Downtown Sacramento is a lot more crowded this week. Parking garages are full of out-of-towners, restaurants are packed, and first-time visitors are seeing the city that continues to impress with its farm-fresh food, exciting events at the Golden 1 Center and national recognition as Greta Gerwig’s “Lady Bird” garnered five Oscar nominations. Downtown is packed in part thanks to the annual Unified Wine & Grape Symposium’s descent on the city.
Locals might not like having to wait a bit longer at a restaurant or hunt for their morning parking spots.
But locals are actually the real winners when large convention groups come into town.
“Unified Wine & Grape Symposium represents a significant two-day boost to sales,” said Patrick Mulvaney, owner of the popular farm-to-fork restaurant Mulvaney’s B&L. “This translates to a big increase in salary and tips to our employees.”
The event has been coming to Sacramento – and growing – every year since 2005 and now represents 14,000 visitors and $4.3 million in economic impact for the region.
“Sacramento plays host to large convention groups like Unified Wine & Grape Symposium for the direct benefit that the event offers to the residents of this region,” said Mike Testa, President & CEO of Visit Sacramento. “Visiting delegates spend money not only on local businesses like retail, restaurants and hotels, but the transient occupancy tax generated by hotels goes to the city’s and the county’s general funds, which pays for police, fire and parks, among other services. Tourism isn’t about the tourist, it’s about enhancing the quality of life for the people who live here.”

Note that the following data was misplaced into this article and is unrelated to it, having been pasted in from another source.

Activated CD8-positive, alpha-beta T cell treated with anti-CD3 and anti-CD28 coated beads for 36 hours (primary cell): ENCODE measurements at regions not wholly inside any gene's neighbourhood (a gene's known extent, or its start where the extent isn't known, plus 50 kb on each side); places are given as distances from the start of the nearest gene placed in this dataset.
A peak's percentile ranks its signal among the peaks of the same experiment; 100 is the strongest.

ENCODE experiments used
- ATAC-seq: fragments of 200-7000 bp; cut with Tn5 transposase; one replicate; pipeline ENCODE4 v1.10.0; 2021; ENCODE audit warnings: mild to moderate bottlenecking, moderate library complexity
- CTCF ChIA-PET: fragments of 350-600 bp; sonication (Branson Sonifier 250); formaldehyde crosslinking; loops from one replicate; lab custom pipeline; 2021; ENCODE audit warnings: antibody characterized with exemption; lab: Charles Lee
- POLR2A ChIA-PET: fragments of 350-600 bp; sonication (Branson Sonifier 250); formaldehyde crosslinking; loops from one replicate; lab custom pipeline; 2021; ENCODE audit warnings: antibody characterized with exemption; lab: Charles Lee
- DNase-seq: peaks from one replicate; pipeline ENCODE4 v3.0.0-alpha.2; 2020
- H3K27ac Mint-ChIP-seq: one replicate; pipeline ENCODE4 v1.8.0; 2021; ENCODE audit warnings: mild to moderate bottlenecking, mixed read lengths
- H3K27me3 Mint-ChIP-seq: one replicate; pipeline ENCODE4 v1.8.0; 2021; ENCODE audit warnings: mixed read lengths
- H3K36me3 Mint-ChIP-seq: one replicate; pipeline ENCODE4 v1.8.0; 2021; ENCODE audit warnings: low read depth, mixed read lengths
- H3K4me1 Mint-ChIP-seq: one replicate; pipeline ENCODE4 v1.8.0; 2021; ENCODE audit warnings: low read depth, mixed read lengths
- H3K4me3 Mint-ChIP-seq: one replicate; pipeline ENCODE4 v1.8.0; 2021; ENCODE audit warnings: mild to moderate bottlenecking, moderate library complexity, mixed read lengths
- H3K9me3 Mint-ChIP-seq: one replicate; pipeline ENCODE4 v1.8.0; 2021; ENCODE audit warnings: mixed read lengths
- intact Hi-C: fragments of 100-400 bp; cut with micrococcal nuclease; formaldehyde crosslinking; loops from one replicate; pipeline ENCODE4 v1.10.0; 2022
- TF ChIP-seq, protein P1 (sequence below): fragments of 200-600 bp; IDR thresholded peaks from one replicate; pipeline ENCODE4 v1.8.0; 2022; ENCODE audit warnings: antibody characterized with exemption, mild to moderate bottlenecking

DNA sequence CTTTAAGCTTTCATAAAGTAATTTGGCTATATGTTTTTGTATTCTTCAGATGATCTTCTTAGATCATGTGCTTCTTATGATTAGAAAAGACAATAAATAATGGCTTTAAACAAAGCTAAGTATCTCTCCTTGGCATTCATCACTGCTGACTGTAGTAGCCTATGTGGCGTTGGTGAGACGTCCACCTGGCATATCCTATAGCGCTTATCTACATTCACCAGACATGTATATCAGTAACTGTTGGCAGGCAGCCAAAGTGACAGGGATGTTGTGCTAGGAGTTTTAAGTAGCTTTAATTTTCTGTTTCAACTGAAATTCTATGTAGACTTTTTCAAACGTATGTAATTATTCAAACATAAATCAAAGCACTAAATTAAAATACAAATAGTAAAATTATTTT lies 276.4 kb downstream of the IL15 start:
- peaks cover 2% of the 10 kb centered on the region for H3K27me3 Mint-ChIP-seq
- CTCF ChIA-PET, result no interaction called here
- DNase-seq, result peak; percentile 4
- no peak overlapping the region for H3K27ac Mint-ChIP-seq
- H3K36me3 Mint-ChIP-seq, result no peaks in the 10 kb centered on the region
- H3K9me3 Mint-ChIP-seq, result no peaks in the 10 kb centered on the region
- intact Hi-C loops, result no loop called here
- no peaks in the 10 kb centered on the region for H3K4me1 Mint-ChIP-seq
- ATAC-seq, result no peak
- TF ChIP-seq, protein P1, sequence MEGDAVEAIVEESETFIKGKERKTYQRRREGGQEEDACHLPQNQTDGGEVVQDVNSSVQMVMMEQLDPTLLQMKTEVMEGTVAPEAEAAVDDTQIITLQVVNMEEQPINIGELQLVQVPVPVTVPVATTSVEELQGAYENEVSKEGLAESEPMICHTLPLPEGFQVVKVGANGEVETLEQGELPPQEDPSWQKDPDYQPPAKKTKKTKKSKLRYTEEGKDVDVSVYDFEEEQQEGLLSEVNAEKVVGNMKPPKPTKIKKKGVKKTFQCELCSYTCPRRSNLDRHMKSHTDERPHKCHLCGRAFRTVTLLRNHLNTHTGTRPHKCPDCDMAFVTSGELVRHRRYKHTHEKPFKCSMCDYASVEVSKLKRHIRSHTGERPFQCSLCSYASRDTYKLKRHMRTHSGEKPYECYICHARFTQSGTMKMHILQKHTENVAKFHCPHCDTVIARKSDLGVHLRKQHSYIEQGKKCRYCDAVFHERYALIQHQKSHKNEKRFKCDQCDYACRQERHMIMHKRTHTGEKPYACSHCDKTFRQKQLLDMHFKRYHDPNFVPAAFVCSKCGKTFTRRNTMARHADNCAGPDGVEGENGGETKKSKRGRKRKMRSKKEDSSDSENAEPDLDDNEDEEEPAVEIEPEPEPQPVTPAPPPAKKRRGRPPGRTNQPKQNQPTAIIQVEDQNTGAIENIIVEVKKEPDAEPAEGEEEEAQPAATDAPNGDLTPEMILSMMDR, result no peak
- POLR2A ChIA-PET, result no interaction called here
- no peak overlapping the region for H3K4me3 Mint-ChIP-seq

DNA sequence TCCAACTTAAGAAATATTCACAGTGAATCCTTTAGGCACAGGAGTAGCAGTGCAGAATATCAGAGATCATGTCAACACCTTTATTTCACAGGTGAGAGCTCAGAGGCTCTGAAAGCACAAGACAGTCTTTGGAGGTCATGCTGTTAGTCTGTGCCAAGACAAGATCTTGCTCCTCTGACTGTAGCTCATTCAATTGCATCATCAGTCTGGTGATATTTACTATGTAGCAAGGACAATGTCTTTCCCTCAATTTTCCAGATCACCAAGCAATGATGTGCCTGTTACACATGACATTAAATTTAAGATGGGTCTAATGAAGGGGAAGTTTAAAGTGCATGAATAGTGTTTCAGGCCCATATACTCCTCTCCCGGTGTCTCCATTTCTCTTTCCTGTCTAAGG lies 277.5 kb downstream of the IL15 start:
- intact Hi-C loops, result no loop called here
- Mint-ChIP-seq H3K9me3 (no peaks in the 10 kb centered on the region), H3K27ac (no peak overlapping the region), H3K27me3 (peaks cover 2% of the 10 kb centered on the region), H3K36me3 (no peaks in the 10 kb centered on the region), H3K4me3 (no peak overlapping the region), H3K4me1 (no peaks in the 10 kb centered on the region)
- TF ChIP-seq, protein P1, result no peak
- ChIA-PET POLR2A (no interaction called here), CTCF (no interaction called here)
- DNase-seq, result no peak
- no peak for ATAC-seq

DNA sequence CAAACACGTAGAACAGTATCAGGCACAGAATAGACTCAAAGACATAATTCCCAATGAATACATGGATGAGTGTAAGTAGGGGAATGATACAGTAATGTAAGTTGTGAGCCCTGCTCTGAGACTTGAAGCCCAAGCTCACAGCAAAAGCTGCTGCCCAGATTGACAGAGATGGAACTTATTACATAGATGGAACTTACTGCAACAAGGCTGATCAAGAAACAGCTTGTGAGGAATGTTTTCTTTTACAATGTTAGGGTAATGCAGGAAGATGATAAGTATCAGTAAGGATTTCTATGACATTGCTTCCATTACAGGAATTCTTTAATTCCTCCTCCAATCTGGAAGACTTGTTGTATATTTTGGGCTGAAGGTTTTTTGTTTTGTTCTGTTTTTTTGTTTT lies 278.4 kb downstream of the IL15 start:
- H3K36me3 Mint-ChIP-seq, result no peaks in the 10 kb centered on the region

Other large groups that come to Sacramento on an annual basis include a faith-based group that fills summer weekends, and SacAnime twice per year, which draws 17,000 people each time and $2.6 million in economic impact.
The large conventions and sporting events Visit Sacramento draws are the ones that make the biggest splashes in the media, but it’s the steady flow of groups throughout the year – large and small – that combine to bring significant economic impact to the region. In 2017, 551 different conventions, tour groups and sporting events brought $167 million in economic impact, which helps provide a strong visitor-based influx of money that not only translates to business revenue and jobs, but also helps fund public safety, parks and other services local residents need.